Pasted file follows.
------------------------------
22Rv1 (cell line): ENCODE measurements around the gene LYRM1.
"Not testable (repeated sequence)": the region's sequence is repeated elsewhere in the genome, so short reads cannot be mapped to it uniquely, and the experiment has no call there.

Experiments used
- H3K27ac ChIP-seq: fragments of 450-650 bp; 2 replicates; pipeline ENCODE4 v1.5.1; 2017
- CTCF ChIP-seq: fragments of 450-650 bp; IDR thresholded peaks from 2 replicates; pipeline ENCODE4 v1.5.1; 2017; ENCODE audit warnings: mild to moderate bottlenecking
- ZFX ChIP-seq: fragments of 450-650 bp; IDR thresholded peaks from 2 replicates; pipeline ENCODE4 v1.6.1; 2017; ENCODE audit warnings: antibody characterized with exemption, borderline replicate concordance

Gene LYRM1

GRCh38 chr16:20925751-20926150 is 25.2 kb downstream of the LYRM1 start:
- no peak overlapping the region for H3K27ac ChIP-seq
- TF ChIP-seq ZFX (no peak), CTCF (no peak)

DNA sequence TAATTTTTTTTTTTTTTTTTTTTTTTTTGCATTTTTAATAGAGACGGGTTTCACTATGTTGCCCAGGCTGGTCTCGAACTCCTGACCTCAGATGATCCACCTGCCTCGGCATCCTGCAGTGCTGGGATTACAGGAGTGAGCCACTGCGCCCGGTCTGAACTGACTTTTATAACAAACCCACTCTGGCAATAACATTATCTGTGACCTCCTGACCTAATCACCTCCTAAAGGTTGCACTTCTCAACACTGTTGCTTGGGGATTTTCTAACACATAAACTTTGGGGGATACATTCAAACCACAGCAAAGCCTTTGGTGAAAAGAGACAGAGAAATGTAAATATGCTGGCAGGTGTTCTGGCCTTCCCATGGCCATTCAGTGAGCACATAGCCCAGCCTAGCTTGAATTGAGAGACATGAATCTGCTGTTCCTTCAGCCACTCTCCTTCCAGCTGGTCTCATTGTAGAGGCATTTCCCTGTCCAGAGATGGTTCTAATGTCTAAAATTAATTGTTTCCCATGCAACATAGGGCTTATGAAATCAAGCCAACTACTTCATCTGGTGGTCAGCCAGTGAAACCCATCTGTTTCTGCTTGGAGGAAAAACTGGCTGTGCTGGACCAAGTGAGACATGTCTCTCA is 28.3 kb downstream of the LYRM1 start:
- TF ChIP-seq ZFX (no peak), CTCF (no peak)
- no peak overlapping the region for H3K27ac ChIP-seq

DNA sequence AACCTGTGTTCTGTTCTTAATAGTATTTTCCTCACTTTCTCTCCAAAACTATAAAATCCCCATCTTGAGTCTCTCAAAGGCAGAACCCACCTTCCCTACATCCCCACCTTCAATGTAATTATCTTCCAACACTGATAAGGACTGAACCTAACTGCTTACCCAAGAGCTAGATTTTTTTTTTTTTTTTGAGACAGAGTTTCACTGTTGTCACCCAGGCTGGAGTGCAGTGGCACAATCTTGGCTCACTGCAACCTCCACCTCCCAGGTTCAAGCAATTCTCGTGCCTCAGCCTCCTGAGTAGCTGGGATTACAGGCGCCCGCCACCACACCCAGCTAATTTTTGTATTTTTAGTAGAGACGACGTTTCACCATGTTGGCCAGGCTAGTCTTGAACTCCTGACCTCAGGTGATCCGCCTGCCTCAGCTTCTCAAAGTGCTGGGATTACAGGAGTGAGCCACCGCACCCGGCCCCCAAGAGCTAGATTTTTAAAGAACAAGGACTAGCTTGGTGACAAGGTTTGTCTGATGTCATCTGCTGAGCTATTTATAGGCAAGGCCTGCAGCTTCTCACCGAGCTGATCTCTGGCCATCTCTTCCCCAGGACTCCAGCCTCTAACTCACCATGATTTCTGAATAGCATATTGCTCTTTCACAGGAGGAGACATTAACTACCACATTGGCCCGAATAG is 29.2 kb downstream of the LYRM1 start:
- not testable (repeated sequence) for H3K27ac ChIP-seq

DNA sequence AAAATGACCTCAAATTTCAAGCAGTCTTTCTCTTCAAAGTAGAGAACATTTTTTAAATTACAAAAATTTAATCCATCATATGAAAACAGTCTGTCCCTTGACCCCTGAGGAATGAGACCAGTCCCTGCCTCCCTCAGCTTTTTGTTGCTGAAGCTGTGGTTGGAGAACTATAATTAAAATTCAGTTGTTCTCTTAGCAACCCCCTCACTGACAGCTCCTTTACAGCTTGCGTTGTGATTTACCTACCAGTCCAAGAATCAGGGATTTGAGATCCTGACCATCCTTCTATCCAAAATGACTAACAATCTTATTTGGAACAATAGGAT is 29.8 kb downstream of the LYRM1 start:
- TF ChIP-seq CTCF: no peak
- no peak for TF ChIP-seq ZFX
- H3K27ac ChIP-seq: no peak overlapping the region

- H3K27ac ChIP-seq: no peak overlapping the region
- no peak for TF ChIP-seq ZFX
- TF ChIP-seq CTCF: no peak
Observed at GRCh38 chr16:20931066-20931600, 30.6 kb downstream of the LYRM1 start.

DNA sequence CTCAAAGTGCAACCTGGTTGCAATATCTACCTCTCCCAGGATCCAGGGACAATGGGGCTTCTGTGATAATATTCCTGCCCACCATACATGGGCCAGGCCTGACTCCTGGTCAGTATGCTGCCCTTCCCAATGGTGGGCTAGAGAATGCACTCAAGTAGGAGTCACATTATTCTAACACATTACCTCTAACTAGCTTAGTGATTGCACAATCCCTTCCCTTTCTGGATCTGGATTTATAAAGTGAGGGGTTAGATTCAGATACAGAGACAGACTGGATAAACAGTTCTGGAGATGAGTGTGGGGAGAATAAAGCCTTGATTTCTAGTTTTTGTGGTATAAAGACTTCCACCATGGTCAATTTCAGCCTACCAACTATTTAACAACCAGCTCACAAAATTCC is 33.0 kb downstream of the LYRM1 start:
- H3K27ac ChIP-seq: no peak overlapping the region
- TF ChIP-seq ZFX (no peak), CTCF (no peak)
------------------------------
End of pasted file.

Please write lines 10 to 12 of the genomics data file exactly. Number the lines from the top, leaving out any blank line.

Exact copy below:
- TF ChIP-seq ZFX (no peak), CTCF (no peak)

DNA sequence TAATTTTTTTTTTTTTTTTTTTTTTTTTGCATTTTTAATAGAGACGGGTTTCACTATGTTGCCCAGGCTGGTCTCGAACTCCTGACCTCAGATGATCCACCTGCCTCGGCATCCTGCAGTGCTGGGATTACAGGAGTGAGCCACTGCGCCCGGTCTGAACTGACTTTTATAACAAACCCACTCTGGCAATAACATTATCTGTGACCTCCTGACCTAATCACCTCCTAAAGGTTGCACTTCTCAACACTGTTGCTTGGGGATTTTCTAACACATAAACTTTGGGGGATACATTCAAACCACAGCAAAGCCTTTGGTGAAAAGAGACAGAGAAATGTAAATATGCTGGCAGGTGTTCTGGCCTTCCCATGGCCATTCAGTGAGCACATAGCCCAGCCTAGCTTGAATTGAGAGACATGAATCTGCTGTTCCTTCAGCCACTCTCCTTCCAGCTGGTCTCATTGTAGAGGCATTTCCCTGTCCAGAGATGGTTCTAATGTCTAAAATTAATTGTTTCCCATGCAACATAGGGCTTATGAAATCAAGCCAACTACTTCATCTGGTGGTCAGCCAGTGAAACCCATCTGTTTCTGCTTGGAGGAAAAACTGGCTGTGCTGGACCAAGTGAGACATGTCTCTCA is 28.3 kb downstream of the LYRM1 start:
- TF ChIP-seq ZFX (no peak), CTCF (no peak)